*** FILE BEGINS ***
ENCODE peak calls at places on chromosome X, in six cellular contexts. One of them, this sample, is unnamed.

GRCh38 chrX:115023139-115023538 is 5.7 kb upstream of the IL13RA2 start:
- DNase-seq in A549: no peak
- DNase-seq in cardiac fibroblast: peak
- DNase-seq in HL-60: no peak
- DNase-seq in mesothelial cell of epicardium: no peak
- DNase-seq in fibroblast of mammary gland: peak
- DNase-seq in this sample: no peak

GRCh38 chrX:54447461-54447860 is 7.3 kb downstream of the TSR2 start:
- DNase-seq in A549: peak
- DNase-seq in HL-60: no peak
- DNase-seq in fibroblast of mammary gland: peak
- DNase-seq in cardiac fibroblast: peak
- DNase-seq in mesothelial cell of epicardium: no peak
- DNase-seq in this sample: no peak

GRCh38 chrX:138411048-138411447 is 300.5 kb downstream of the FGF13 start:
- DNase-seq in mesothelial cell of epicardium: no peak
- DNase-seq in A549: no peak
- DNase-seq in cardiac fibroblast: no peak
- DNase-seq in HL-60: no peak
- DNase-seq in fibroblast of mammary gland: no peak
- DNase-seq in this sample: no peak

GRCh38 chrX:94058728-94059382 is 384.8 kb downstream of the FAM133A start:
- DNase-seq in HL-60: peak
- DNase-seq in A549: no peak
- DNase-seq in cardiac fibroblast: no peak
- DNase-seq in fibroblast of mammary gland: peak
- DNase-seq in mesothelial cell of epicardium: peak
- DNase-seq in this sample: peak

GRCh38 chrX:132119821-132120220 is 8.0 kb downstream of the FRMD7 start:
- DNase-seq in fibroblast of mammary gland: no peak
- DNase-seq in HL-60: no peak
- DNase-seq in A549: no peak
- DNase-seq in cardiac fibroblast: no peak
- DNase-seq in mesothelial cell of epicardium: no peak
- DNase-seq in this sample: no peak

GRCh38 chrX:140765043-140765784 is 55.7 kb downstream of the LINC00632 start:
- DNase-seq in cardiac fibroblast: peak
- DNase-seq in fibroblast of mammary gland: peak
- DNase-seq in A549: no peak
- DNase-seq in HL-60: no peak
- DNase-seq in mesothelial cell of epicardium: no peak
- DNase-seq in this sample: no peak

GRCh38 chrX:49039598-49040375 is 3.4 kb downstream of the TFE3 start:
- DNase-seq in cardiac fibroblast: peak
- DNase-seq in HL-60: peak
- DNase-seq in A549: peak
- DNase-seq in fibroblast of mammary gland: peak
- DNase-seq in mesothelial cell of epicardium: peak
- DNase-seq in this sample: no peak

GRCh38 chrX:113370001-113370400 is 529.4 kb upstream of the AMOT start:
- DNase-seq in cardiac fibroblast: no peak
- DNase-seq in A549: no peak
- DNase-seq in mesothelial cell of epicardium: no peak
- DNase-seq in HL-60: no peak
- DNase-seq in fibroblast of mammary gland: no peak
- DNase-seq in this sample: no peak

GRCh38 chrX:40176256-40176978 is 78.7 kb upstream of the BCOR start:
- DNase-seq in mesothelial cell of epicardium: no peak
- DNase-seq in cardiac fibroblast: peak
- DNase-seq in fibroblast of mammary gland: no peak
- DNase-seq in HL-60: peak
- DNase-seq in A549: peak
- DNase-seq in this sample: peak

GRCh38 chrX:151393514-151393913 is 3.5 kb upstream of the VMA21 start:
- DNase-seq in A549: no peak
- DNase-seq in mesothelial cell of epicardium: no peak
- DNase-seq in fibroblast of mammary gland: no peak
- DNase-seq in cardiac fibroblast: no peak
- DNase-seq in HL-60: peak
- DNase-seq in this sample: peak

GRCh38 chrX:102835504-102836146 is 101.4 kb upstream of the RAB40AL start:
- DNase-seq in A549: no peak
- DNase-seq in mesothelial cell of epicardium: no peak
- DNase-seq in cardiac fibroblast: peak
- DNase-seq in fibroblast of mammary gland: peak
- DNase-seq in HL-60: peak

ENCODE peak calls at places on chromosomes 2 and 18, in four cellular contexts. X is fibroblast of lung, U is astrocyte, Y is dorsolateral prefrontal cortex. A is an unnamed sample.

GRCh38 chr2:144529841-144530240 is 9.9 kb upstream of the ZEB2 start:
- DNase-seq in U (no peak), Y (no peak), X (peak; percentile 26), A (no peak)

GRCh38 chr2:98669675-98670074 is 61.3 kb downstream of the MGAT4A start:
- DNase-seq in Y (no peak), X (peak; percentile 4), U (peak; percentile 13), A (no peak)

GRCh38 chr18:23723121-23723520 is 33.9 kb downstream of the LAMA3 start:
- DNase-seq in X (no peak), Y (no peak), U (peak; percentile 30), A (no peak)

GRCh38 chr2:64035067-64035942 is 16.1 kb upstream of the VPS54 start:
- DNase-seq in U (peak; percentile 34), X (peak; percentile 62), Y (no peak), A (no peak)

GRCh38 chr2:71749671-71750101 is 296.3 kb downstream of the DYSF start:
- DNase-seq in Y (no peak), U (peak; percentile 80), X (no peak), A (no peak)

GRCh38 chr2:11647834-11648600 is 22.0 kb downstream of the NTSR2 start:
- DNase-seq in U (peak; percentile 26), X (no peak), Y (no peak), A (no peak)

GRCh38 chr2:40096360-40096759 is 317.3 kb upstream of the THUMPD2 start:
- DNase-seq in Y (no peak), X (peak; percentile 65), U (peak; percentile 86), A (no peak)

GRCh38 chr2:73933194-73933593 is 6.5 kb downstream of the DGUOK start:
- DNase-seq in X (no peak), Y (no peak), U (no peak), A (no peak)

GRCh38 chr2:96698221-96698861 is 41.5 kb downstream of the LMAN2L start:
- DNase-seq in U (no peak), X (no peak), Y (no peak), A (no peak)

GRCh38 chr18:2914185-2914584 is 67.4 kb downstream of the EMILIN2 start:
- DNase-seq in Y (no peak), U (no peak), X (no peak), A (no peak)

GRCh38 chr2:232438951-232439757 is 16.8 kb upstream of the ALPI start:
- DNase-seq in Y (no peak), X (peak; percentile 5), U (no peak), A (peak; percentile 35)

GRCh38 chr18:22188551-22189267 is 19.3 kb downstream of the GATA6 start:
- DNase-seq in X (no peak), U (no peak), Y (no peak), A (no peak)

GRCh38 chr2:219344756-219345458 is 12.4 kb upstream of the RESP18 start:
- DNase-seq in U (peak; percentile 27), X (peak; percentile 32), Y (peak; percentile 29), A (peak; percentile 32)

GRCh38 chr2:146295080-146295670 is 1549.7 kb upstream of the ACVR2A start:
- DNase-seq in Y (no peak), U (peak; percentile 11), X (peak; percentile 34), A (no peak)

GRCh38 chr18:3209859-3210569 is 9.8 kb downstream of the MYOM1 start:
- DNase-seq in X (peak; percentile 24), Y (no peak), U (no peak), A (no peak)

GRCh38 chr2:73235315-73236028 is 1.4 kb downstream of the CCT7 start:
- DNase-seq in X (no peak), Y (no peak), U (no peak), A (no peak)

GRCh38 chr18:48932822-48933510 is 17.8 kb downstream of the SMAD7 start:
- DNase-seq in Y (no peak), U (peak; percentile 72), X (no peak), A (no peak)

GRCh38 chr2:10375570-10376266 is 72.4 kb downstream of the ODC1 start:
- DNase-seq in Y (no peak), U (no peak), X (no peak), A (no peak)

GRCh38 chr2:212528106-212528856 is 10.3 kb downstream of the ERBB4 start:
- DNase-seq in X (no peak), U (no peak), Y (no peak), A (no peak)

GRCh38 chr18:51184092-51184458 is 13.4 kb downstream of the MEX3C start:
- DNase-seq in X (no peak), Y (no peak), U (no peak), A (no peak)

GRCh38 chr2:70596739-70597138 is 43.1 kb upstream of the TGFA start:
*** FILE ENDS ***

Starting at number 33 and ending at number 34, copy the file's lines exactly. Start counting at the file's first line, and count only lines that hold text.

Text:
- DNase-seq in A549: no peak
- DNase-seq in cardiac fibroblast: no peak